Editor’s note: Purple Rain is a column that explores relevant weather topics in the Seattle region, highlighting research conducted by UW faculty.
Melting ice sheets, strengthening hurricanes, sinking islands, and deadly heat waves.
These are just a few of the effects that are at the forefront of climate-related issues.
While all are dangerous byproducts of anthropogenic — human-caused — global warming, immediate threats to Washington are of a different variety, headlined by one impact in particular: wildfires.
In the Pacific Northwest, the winter months bring the stormiest weather, and with it comes mountain snow. The amount of winter snowfall, or snowpack, is a key factor in determining summer water availability and wildfire risk.
Due to its year-to-year variability, climatologists such as Harriet Morgan keep a close eye on the snowpack throughout the year.
“Basically, the snowpack is nature’s water bottle,” Morgan said. “It’s storing our water so that we have some of it in the summer when we’re not getting that rain. What’s happening as temperatures warm? Our snowpack is declining.”
Morgan, a researcher for the Climate Impacts Group (CIG) at the UW, notes that Washington’s snowpack is quite volatile. Even with the slightest warming, elevations such as Snoqualmie Pass that receive snowfall at marginal temperatures would experience more liquid precipitation in the place of snow.
As anthropogenic warming continues, there are implications for these regions. In fact, by the end of the 21st century, storms known as atmospheric rivers, which provide nearly half of West Coast precipitation, are expected to warm 1.8ºC, raising freezing levels by 330 meters.
“We’re seeing a higher percentage of rain versus snow than we did in past decades,” Nick Bond, Washington’s state climatologist, said. “That rain, when it occurs in winter, goes right into the streams and washes out to the ocean. It’s not the same as the snow that sits there and we can use during the dry summer months.”
While flooding and water resources are direct impacts of increased rainfall, more indirect impacts exist in the summer, such as wildfires, and no year serves as a better preview of the future than 2015.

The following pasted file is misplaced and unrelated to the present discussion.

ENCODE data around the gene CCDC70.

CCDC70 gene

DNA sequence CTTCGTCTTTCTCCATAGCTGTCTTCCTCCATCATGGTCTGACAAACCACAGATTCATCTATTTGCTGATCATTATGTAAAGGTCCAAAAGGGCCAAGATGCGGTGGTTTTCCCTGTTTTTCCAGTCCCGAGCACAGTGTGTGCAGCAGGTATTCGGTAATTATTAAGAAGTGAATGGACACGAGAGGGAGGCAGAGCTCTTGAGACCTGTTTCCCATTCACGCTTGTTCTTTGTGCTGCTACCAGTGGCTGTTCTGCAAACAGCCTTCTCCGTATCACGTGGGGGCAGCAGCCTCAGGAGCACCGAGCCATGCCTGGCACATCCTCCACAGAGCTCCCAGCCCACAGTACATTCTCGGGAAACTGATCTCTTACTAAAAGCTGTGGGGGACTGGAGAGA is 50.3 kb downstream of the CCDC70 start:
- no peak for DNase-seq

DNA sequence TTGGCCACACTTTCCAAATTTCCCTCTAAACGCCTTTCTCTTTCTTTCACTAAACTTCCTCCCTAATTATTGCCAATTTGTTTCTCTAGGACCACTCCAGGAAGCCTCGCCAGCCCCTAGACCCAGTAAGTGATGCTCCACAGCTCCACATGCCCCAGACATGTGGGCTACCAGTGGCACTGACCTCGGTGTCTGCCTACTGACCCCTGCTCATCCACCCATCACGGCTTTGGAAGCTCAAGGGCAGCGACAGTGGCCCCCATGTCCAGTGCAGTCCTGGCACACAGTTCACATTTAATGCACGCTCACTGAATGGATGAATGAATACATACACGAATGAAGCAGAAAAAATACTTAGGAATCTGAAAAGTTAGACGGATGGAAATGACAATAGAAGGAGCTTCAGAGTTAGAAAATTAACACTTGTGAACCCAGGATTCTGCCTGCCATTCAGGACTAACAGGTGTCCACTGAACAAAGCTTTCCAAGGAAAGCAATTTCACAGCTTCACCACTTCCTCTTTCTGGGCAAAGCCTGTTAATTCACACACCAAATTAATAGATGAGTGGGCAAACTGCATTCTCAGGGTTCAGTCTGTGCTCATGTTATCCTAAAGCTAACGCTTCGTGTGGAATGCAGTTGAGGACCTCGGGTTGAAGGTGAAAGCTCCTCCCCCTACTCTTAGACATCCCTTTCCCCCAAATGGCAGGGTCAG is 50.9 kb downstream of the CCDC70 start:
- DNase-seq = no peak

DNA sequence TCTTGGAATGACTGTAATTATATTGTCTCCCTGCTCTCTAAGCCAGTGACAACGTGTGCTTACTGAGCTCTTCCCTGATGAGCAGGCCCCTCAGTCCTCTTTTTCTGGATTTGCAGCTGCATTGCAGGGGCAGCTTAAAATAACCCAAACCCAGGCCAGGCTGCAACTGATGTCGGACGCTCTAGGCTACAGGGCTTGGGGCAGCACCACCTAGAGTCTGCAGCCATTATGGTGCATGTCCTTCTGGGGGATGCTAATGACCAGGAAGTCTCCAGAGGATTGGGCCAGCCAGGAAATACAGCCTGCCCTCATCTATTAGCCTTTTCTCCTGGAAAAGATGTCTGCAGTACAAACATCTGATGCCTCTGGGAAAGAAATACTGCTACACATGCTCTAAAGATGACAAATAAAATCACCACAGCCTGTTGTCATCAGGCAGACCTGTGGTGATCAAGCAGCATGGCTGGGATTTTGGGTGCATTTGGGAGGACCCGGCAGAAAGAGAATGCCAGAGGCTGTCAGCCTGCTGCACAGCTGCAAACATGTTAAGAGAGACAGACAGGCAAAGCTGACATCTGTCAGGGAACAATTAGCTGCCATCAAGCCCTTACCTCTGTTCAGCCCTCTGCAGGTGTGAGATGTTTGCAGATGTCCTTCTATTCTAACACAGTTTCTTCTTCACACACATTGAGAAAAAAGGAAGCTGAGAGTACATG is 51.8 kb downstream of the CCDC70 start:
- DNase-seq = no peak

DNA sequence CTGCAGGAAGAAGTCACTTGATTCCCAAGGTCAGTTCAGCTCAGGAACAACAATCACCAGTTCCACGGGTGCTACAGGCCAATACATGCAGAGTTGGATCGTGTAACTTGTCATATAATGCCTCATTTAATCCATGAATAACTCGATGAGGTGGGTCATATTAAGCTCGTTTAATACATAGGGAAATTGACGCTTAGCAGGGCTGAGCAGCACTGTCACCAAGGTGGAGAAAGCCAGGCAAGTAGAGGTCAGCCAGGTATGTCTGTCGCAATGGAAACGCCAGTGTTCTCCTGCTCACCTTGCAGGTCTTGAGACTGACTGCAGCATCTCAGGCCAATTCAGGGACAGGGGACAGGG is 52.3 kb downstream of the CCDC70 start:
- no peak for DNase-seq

Following an exceptionally warm winter, spring snowpack in Washington state was practically non-existent. On April 1, 2015, snowpack levels were as low as 3% of average, prompting Gov. Jay Inslee to declare a drought in many regions across the state.
Low snowpack, vegetation, and soil moistures below normal set up for a dangerous wildfire season. Unsurprisingly, the ensuing summer was unprecedented as 1,823,473 acres burned, three times as much as the preceding 10-year average. In response, President Barack Obama signed an emergency declaration for Federal Emergency Management Agency funds to help fight the fires.
As Bond points out, wildfires are not the only impact, and 2015 serves as a preview to what is in store for the future.
“With a particularly bad winter such as 2014-2015, we’ve already seen how the lack of snowpack can have problems,” Bond said. “It had major impacts on agriculture, a lot of forest fires, hydropower was down, the fish had a hard time. As things are changing, the chances for those kinds of extreme years go up.”
With more extreme years predicted in the future, the need to combat climate change goes up. In Washington, many actions have already taken place, including Inslee’s plan for carbon-neutral electricity by 2030, but reducing emissions isn’t going to solve the issues immediately.
“If we really want to avoid the most catastrophic impacts of climate change, in addition to reducing our reliance on fossil fuels, we need to rapidly scale up our adaptation efforts,” Morgan said. “Even if we stopped emitting greenhouse gasses tomorrow, because of warming we have in the pipeline based on emissions in the past, we would still need to adapt.”
As Morgan points out, the impacts of anthropogenic warming are coming, and the effects have already been seen in years such as 2015. In order to avoid suffering from the most disastrous of consequences, mitigation and adaptation need to continue.
Some of those adaptation efforts stem from Morgan’s team at the Climate Impacts Group, who work with many public services such as Washington State Parks to prepare adaptation efforts. In a recently published climate change vulnerability assessment, CIG provides plans for infrastructure and operation changes in anticipation of sea-level rise and increasing forest fires.
While entire ice sheets may not be falling into the ocean, the repercussions due to climate change are already beginning to set Washington ablaze.
Reach reporter Anthony Edwards at firstname.lastname@example.org. Twitter: @edwardsanthonyb
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